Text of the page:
Interstellar Mapping and Acceleration Probe (IMAP) mission at Princeton

Interstellar Mapping and Acceleration Probe


David McComas Headshot

Prof. David McComas, Princeton University Space Physics Group

Welcome to IMAP, the Interstellar Mapping and Acceleration Probe!

Launching in 2025, the IMAP mission simultaneously investigates two of the most important issues in space physics today — the acceleration of energetic particles and interaction of the solar wind with the interstellar medium.

This revolutionary mission includes a suite of 10 instruments that work together to resolve fundamental scientific questions about the local interstellar medium, the boundaries that surround our solar system, and how particles are accelerated to high energies in space.

IMAP offers wide-ranging and groundbreaking opportunities for scientific discovery. For example, IMAP reveals how cosmic rays are filtered by the heliosphere. These particles pose risks to astronauts and technological systems. They may even play a role in the formation and presence of life itself in the universe.

The IMAP science team consists of many of the world’s leaders in instrumentation, data analysis, theory & modeling, and understanding of particle acceleration and the global heliosphere. The mission is led by PI Prof. David McComas in the Space Physics at Princeton Group. Together, IMAP’s 10 instruments provide the first comprehensive in-situ and remote global observations to discover the fundamental physical processes that control our solar system’s evolving space environment. Additional information about the mission can be found in the Open Access IMAP Paper.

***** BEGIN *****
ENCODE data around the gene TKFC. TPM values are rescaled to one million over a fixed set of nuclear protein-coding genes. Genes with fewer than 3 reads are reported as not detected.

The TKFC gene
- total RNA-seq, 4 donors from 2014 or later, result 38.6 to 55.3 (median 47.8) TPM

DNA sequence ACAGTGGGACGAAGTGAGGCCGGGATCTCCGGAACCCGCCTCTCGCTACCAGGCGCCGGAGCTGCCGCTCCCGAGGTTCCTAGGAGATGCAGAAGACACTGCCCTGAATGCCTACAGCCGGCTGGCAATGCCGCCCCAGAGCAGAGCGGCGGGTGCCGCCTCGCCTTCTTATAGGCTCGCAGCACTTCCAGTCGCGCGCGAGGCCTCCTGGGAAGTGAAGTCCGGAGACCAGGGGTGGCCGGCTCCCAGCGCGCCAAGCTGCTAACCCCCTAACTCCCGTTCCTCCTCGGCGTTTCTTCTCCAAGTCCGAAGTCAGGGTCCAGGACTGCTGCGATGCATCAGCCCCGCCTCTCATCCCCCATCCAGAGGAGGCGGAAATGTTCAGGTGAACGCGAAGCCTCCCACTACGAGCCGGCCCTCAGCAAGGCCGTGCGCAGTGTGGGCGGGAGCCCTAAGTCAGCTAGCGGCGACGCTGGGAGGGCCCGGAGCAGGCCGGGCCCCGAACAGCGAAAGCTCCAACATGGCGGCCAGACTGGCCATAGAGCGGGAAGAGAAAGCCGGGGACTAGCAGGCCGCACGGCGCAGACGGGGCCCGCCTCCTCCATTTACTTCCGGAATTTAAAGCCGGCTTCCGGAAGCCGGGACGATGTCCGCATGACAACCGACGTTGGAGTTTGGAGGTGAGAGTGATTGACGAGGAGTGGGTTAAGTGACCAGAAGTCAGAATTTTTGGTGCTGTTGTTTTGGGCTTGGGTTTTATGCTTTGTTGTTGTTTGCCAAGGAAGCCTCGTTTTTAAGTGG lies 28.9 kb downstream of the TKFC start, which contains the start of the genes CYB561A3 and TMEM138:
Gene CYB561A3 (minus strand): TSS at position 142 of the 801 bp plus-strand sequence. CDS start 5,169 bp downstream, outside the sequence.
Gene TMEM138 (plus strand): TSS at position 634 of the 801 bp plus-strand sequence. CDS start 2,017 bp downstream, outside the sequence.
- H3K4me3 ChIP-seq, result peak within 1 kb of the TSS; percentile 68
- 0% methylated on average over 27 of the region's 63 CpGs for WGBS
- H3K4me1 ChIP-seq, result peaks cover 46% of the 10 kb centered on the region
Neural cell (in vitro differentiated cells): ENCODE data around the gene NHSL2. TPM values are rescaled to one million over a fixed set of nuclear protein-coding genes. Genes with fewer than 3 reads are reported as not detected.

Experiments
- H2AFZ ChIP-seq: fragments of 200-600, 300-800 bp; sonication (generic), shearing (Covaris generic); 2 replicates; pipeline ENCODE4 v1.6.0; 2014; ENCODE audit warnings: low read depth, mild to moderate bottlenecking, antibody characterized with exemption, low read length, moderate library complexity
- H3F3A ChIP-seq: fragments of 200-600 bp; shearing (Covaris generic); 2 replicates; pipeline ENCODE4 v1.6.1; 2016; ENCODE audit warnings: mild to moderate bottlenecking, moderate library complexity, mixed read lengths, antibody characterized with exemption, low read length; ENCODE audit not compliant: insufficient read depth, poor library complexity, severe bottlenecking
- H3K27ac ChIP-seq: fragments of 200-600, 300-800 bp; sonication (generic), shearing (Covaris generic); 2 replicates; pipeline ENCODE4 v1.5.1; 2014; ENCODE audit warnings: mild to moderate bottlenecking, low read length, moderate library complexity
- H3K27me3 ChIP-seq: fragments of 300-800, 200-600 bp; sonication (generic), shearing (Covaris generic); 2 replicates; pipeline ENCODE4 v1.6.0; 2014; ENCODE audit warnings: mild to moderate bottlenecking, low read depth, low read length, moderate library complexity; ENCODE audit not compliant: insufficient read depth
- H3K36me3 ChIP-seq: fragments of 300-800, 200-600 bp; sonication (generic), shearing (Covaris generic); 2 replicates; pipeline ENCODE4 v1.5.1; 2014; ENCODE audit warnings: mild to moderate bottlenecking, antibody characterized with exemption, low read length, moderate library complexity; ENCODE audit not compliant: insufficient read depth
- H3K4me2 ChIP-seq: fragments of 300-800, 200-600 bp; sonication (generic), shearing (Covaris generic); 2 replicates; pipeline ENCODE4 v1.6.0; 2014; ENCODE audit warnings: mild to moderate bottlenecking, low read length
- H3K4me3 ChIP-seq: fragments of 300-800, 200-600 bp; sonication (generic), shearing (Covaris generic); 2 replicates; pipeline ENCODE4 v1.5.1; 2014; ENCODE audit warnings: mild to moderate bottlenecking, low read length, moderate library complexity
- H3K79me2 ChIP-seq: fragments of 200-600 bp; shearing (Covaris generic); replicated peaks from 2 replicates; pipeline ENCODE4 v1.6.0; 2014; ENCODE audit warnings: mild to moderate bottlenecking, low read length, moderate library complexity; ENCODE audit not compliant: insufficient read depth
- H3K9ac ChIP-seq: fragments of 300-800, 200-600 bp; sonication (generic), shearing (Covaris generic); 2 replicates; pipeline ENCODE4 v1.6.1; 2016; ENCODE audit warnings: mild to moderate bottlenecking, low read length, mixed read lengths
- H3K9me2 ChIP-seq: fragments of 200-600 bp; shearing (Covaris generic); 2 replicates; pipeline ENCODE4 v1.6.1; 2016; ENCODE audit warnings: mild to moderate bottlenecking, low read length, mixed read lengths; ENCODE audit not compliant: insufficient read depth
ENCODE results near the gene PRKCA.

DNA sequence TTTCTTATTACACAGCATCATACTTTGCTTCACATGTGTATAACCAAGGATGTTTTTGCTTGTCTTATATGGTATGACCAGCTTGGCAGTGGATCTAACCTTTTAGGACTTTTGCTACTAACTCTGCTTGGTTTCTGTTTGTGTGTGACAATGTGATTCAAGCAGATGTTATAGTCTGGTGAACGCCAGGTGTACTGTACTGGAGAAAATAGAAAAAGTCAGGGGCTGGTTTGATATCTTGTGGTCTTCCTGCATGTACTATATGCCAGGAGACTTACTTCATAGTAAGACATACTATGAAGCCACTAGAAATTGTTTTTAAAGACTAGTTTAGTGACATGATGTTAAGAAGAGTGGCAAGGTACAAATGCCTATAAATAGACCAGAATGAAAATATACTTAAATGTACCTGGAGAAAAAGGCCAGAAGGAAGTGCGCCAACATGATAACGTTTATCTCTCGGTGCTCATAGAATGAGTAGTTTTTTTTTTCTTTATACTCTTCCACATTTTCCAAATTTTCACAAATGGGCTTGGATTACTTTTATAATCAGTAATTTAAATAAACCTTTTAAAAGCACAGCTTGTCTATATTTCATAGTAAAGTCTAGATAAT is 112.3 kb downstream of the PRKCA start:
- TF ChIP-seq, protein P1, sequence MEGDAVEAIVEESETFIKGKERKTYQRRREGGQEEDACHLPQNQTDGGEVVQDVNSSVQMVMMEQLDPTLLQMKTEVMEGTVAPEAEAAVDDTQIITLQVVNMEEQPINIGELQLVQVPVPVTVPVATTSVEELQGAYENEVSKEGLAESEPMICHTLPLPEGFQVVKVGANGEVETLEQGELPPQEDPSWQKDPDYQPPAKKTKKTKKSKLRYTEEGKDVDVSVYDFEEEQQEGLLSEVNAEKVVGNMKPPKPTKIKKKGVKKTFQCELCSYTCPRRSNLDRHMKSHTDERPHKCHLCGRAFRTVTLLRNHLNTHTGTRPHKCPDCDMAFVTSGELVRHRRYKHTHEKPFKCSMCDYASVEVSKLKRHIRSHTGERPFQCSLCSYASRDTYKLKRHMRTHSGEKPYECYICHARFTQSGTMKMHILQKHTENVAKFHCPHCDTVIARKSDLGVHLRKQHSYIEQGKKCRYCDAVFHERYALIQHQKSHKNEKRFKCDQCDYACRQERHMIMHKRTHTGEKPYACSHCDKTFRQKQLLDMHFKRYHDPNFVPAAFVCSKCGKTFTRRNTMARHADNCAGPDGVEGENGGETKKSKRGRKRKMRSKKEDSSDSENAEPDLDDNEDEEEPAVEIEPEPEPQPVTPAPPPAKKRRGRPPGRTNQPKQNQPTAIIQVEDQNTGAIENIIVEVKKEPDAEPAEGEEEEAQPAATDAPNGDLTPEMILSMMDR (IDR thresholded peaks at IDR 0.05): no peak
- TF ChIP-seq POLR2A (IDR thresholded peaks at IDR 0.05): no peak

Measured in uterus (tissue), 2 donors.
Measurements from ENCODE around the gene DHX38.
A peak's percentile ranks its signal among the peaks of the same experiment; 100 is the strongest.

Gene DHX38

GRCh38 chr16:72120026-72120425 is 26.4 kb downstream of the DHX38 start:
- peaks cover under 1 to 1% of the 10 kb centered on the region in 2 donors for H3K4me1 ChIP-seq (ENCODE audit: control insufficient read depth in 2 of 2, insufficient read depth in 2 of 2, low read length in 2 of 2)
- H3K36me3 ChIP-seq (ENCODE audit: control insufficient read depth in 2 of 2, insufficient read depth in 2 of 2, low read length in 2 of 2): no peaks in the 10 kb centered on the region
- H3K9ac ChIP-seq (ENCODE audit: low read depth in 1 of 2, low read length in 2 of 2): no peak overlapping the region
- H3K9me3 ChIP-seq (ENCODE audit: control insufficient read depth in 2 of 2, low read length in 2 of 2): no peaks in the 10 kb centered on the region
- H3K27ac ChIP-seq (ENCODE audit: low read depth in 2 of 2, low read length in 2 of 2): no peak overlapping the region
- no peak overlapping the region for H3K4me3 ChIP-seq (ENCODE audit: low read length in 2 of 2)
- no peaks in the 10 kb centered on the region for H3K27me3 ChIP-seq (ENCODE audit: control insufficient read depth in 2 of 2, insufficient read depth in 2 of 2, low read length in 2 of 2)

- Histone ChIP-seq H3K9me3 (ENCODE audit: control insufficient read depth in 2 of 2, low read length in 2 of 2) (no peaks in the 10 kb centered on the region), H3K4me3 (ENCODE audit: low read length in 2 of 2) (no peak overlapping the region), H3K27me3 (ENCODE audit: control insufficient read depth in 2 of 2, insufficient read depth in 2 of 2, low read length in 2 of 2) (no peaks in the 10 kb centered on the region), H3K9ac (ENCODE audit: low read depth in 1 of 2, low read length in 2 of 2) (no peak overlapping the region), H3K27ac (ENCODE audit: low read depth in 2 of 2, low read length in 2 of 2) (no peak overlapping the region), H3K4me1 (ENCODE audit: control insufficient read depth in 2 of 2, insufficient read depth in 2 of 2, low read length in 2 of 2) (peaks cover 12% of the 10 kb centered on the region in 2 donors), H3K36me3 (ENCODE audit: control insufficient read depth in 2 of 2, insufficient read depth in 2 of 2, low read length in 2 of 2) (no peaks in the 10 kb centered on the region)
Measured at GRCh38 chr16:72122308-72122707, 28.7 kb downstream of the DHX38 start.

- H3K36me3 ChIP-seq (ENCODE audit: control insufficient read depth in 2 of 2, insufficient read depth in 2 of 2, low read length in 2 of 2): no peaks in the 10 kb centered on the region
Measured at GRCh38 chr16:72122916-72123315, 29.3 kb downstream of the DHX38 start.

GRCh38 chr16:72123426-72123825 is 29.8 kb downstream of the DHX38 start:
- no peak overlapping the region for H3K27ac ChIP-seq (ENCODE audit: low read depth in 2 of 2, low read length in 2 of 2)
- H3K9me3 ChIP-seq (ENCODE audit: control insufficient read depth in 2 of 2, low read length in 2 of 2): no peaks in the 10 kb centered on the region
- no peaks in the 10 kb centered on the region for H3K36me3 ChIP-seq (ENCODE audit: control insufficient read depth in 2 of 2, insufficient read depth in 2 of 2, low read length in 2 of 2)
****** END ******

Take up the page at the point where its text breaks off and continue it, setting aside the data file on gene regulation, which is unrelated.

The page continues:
IMAP Spacecraft Assembly - Live!

[This video has no sound] Welcome to the 24-hour livestream video feed from inside the clean room at the Johns Hopkins Applied Physics Lab in Laurel, Maryland, where the IMAP spacecraft is being assembled. This is a LIVE behind-the-scenes look at the integration and testing (I&T) for the spacecraft.

Over the course of the next few months, engineers will install the spacecraft harness, electronics, communications systems, thermal systems, propulsion, batteries, and many more complex systems to make the spacecraft work. Additionally, all 10 of IMAP’s instruments will arrive from around the world and be integrated with the spacecraft one by one. Finally, the spacecraft will begin testing before being sent to NASA’s Goddard Space Flight Center for final testing prior to launch.

Learn more about the beginning of IMAP's Integration and Testing!


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By Liz Fuller-Wright, Office of Communications.

On Monday, April 8, the moon will pass between the Earth and the sun for about four hours. For a few precious minutes, the moon will completely block our view of our favorite star for people in the “path of totality.” Here in New Jersey, just outside that path, the…


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